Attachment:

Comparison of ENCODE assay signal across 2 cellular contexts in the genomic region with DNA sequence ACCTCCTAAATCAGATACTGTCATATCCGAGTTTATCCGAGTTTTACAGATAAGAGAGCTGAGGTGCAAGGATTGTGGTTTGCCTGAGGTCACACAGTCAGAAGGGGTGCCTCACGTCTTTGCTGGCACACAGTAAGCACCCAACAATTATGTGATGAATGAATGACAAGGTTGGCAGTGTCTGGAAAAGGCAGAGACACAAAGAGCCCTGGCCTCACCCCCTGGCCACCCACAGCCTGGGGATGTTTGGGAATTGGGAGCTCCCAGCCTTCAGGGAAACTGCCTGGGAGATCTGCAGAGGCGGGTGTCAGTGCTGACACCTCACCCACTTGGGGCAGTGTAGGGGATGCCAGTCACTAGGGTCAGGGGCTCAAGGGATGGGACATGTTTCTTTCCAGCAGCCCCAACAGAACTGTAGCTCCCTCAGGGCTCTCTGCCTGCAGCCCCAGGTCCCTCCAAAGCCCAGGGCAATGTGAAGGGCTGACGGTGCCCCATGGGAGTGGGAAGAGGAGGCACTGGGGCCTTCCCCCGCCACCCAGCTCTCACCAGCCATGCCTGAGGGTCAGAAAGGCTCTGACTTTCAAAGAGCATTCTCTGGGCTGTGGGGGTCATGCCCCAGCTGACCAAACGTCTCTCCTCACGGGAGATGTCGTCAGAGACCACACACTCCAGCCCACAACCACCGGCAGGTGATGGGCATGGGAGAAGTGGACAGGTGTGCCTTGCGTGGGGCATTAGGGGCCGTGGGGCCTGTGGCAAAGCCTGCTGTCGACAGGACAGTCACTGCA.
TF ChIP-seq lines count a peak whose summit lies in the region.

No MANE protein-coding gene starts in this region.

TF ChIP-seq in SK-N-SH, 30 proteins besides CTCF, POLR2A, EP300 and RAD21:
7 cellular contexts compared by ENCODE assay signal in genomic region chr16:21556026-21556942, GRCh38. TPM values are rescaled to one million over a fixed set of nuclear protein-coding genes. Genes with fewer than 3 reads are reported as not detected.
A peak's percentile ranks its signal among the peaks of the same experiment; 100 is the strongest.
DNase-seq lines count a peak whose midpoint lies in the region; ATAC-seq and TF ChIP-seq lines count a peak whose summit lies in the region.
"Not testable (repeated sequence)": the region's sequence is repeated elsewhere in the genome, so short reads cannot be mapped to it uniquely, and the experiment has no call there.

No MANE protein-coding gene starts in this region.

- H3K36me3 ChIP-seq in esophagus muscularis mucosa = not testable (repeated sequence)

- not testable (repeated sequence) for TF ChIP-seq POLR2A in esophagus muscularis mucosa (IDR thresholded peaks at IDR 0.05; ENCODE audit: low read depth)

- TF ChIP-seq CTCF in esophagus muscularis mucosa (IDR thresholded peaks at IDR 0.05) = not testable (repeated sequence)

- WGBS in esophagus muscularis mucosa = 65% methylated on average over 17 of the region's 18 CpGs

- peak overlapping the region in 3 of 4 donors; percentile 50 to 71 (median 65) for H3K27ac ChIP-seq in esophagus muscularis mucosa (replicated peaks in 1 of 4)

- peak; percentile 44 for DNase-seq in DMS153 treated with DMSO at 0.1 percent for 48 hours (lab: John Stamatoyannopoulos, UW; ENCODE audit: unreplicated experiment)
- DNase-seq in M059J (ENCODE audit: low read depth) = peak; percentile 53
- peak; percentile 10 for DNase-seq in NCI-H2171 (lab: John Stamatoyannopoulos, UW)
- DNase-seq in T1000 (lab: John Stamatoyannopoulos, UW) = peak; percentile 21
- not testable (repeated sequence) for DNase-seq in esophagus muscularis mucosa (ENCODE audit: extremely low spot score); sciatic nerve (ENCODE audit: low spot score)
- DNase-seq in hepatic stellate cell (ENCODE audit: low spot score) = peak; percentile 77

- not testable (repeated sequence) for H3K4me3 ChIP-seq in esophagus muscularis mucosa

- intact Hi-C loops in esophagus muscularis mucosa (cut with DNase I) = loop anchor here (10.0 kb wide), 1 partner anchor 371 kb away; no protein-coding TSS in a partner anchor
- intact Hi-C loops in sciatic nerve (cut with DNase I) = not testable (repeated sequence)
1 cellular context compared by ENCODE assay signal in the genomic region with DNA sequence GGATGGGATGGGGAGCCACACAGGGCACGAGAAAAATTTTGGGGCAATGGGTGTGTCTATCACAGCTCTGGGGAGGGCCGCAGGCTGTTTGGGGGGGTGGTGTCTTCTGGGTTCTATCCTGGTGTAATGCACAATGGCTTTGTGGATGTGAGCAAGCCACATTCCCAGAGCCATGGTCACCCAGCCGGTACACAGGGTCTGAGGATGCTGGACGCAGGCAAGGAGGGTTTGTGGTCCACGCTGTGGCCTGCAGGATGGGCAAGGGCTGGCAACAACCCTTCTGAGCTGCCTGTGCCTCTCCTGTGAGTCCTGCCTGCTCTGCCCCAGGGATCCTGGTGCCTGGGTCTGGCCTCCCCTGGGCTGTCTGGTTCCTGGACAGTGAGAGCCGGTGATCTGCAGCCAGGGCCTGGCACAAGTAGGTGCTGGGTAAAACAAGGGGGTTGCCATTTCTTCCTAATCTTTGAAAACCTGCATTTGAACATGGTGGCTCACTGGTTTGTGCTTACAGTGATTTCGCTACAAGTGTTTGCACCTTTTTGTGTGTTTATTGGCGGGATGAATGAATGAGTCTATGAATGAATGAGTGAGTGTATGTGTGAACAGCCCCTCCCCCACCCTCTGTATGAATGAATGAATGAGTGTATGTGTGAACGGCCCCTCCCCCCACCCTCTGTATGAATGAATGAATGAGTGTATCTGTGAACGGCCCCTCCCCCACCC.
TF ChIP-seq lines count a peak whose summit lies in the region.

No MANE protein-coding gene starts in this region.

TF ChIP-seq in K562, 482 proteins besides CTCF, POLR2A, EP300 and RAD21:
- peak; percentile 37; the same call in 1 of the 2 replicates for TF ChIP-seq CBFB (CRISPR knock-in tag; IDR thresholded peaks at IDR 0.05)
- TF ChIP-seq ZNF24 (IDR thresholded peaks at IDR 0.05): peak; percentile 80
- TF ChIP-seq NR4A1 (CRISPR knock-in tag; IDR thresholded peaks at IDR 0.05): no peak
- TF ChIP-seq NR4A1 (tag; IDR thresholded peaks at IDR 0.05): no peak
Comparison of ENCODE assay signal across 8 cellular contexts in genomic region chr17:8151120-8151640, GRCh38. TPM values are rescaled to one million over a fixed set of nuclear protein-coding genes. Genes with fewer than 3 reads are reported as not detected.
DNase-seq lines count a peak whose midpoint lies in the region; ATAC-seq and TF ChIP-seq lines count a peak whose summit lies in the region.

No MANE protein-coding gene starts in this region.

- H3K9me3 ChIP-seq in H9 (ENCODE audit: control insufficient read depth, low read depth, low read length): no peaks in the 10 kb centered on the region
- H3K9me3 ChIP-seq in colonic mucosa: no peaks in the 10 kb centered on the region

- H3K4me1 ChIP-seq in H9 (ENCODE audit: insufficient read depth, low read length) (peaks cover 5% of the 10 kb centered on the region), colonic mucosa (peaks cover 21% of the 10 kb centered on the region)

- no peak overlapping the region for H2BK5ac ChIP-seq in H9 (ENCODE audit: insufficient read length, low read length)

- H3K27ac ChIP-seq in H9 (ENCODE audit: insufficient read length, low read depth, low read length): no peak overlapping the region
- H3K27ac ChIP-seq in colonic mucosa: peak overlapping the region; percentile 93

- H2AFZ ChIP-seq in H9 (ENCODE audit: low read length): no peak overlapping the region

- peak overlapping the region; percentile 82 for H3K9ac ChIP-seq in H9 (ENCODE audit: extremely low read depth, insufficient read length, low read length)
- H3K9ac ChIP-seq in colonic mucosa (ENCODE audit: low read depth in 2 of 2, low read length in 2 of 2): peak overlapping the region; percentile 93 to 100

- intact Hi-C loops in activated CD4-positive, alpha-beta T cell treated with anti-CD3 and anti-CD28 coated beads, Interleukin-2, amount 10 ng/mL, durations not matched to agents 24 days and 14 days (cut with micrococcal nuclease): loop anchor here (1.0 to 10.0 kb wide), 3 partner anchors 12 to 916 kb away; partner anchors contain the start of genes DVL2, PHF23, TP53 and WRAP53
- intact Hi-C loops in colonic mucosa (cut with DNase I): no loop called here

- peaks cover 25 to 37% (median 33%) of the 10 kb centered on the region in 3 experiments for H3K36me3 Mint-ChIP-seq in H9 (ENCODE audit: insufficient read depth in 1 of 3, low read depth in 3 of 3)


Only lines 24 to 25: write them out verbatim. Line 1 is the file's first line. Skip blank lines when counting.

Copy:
1 cellular context compared by ENCODE assay signal in the genomic region with DNA sequence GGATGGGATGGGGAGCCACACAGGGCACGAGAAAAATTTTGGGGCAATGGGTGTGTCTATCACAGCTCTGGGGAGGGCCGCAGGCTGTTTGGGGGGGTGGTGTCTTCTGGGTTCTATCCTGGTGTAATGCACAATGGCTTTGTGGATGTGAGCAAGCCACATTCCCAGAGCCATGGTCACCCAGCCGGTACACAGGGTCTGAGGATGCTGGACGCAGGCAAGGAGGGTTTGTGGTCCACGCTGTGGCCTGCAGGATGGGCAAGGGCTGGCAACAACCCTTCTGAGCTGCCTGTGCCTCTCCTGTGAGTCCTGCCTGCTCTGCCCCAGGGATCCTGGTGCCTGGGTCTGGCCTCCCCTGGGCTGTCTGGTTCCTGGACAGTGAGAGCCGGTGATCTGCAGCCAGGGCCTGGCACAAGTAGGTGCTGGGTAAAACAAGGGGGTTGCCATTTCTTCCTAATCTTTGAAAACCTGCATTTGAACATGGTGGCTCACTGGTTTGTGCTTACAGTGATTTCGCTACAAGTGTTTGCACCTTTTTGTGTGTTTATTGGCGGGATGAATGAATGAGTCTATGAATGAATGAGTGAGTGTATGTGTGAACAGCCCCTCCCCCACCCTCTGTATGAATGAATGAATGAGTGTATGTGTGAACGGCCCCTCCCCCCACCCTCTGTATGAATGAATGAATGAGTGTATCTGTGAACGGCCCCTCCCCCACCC.
TF ChIP-seq lines count a peak whose summit lies in the region.